About Dua Faraj (allahuma kunli walikal hujat ibn al-hasan), the term “hujat ibn al-hasan” is not used; instead, it is originally “fulan bin fulan.” Since the scholars deemed “hujat ibn al-hasan” easier, that is what they used. However, in the modern era, this is unnecessary and the Shia scholars should discourage the laymen from this practice. Also from Imam Kazim (a), it was taught that in Ramadan when we put the Quran over our heads and make promises upon God and the Prophet (p) two times, we say “and on the right of all of your imams.” However, the scholars have also changed this practice to include saying the names of all of the Imams (a) for ease.

How about the actions (a’amal) of the cellar? Why is it not mentioned in your book?

We do not even have one mursal hadith recommending the visitation of the cellar where Imam Mahdi (a) was seen. All of the supplications and recommendations found in Mafatih al-Jinan pertaining to the cellar are creations of the theologians. 

It is popular that one of the companions of Imam Sadiq (a) added to a dua. However, the Imam (a) denounced the addition. Many of the supplications in the Mifatih are creations or alterations of the scholars. Is this acceptable?

There is some ikhtilaf. However, in general, adding or subtracting to a dua of an Imam (a) is forbidden. There is nothing wrong with reciting a manmade dua, as long as it is not attributed to an infallible (a). For example, Dua Iftitah was created by the Second Deputy, Muhammad b. Uthman. Neither he nor any other individual falsely attributed that dua to an infallible (a). I have included it in Minhaj al-Hayah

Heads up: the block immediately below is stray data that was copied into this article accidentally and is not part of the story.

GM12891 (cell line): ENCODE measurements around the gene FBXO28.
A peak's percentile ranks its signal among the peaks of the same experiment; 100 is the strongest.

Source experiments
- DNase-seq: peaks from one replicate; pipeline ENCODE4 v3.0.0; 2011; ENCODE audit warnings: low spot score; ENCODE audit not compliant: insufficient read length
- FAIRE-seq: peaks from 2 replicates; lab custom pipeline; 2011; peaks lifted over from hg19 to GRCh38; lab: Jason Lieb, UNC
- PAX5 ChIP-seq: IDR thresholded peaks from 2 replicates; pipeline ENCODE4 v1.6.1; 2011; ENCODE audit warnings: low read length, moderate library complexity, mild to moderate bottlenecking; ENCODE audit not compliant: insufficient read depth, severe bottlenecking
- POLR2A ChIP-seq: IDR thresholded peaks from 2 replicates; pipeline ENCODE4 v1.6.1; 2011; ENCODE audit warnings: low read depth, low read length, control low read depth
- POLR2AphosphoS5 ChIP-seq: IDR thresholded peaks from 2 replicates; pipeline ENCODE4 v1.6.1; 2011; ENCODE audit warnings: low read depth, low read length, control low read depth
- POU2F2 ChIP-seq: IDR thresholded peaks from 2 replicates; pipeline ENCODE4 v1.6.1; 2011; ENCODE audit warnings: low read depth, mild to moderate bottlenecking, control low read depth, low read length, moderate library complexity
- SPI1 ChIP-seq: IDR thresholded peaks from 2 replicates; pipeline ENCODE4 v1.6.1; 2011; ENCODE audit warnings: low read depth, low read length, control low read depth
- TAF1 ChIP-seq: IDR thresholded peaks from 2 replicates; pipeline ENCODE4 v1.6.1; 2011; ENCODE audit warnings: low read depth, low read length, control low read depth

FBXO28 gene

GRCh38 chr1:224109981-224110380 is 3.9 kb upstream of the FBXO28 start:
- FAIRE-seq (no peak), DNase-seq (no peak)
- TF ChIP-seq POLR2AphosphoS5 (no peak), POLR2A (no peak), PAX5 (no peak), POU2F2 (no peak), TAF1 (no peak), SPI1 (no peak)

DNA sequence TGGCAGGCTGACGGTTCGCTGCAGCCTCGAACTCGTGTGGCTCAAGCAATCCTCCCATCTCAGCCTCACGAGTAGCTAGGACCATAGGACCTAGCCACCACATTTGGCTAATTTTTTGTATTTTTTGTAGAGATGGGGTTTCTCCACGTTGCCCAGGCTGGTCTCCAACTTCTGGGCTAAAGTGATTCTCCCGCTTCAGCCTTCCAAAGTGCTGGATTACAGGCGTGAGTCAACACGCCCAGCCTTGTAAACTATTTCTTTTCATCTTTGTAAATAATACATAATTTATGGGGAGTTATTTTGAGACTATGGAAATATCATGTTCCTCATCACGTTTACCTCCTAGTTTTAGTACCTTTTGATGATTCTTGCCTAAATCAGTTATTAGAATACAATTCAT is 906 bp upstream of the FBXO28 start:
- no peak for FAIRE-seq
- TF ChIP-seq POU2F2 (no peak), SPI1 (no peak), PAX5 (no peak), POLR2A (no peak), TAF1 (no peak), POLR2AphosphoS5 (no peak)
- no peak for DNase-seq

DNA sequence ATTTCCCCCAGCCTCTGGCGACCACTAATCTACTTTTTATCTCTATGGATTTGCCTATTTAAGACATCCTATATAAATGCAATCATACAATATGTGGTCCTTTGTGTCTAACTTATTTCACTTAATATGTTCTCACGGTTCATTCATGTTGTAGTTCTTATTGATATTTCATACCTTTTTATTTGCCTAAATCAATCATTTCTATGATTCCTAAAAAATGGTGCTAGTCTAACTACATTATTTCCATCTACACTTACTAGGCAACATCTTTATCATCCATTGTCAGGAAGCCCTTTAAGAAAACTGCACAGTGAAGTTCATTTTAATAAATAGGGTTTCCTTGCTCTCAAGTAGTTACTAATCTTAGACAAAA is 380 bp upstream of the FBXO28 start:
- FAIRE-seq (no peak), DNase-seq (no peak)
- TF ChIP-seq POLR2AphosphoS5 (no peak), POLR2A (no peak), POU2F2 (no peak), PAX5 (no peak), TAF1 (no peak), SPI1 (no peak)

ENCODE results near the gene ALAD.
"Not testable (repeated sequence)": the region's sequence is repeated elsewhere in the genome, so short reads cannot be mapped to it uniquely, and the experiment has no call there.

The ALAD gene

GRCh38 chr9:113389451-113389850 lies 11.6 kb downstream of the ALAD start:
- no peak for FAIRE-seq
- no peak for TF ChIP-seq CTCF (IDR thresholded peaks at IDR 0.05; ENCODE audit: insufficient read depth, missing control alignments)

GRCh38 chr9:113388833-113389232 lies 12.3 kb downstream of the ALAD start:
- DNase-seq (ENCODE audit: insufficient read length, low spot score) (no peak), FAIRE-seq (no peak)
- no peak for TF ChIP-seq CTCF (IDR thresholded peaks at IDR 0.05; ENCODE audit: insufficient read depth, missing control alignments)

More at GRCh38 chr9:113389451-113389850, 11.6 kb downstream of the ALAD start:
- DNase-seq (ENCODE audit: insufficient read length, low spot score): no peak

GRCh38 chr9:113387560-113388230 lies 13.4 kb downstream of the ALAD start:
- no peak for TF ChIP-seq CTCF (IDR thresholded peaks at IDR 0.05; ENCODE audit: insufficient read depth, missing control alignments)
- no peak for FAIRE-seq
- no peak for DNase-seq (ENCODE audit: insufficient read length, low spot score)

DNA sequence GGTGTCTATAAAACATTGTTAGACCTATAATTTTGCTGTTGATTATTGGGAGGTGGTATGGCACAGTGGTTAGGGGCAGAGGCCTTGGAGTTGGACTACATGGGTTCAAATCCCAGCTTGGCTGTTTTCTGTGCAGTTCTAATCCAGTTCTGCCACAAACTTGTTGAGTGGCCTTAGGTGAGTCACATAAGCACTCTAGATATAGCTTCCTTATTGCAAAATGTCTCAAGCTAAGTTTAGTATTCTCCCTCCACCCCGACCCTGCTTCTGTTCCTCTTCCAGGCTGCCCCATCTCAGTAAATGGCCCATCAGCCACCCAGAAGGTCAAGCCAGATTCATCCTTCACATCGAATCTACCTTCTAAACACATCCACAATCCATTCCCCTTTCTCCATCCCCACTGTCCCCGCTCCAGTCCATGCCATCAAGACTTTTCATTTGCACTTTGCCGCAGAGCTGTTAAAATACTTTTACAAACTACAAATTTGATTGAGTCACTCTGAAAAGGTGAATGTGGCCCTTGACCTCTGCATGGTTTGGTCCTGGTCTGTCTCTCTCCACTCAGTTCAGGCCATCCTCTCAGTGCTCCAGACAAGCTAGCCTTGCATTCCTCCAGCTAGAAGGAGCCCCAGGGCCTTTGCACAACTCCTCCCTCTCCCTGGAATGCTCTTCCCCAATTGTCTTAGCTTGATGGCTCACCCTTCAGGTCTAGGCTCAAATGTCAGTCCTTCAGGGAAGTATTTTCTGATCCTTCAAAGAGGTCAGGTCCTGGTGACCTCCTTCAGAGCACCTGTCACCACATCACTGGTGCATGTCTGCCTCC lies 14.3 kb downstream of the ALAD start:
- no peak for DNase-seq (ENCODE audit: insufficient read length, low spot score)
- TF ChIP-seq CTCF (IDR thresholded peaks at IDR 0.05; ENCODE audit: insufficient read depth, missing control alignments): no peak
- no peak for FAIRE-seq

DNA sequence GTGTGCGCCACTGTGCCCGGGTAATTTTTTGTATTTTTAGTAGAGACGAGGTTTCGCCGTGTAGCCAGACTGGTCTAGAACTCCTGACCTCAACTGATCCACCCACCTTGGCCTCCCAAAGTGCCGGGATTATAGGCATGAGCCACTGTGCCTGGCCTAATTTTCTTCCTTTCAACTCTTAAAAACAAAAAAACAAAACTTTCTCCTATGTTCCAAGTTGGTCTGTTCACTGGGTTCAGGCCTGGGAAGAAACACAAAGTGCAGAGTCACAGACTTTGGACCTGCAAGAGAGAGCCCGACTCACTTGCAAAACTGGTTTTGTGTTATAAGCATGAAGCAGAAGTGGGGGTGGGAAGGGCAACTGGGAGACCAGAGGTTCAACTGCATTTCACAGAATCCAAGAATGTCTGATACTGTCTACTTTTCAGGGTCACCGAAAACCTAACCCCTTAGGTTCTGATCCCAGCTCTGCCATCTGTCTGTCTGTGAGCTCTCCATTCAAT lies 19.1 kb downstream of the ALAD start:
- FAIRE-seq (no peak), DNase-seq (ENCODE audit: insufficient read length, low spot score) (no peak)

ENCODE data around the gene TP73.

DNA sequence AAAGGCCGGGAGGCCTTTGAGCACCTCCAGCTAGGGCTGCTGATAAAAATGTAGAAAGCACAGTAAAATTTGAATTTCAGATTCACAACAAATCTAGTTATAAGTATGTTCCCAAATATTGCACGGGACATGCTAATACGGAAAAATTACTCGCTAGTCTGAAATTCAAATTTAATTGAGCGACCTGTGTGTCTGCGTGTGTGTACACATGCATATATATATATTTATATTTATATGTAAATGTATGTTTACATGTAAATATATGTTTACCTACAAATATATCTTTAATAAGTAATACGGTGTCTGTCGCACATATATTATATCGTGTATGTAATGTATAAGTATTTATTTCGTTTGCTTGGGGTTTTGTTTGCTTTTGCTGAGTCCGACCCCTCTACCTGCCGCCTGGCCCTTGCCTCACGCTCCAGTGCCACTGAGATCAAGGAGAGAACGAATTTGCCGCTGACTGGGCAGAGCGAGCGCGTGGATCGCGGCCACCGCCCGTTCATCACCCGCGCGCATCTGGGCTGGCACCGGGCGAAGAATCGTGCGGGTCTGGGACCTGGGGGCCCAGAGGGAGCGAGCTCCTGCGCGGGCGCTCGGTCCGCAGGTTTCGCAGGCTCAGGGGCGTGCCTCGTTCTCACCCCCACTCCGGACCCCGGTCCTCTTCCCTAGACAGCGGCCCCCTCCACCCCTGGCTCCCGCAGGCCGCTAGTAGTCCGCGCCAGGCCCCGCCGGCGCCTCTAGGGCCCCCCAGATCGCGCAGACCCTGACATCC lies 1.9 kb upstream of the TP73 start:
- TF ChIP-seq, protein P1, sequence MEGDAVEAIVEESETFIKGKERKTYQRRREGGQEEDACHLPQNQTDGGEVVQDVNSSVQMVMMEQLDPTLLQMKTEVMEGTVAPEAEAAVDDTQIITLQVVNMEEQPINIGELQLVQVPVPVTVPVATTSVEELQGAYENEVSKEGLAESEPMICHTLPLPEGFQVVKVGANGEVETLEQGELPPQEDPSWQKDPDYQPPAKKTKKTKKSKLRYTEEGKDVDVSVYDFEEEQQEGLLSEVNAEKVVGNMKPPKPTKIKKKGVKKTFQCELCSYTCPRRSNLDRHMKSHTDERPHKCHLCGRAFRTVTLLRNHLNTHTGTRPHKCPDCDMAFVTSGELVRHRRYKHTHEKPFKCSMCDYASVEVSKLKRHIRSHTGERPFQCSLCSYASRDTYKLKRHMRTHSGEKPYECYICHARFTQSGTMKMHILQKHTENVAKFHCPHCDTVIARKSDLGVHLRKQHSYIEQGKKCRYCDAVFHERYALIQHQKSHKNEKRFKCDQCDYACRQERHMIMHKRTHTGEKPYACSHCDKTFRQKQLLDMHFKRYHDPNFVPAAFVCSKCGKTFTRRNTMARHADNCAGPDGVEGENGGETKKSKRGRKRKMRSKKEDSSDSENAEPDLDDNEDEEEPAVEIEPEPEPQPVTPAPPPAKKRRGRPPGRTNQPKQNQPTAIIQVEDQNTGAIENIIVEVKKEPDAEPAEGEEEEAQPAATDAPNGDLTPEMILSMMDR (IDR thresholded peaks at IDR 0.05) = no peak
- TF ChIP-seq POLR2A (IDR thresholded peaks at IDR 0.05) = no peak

A manmade so-called dua omitted from my book is “Tawassul,” unfortunately oft-labeled “Dua Tawassul” when, in fact, it is not a supplication whatsoever. It does not even bear the scent of the infallibles (a) and it is the most clear-cut example of a fabrication. It is commonly stated that Tawassul is the creation of Sheikh Tusi, however, this is a weak opinion. It should not  be assumed that this originates from the infallibles (a). Even calling it a “dua” is a mistake, providing ammunition for Salafis to criticize Shi’ism. Dua means beseeching the Lord. Dua means giving one’s attention solely to the Creator. However, this manmade dua is an intercession to the infallibles (a).

Another concocted dua attributed to an infallible (a) is Munajat Sha’baniya which states in its preface that all of the infallibles (a) recite this supplication. Allama Majlisi brought this dua and says that it is ancient from the book of Mazari. I found the front and back of this book are gone and that the author is unknown. The research of Allama Muhammad Taqi Shushtari indicates that this supplication originates from Husayn b. Khalawayh, a fourth-century Shia grammarian who was in the Hamadani court in Aleppo.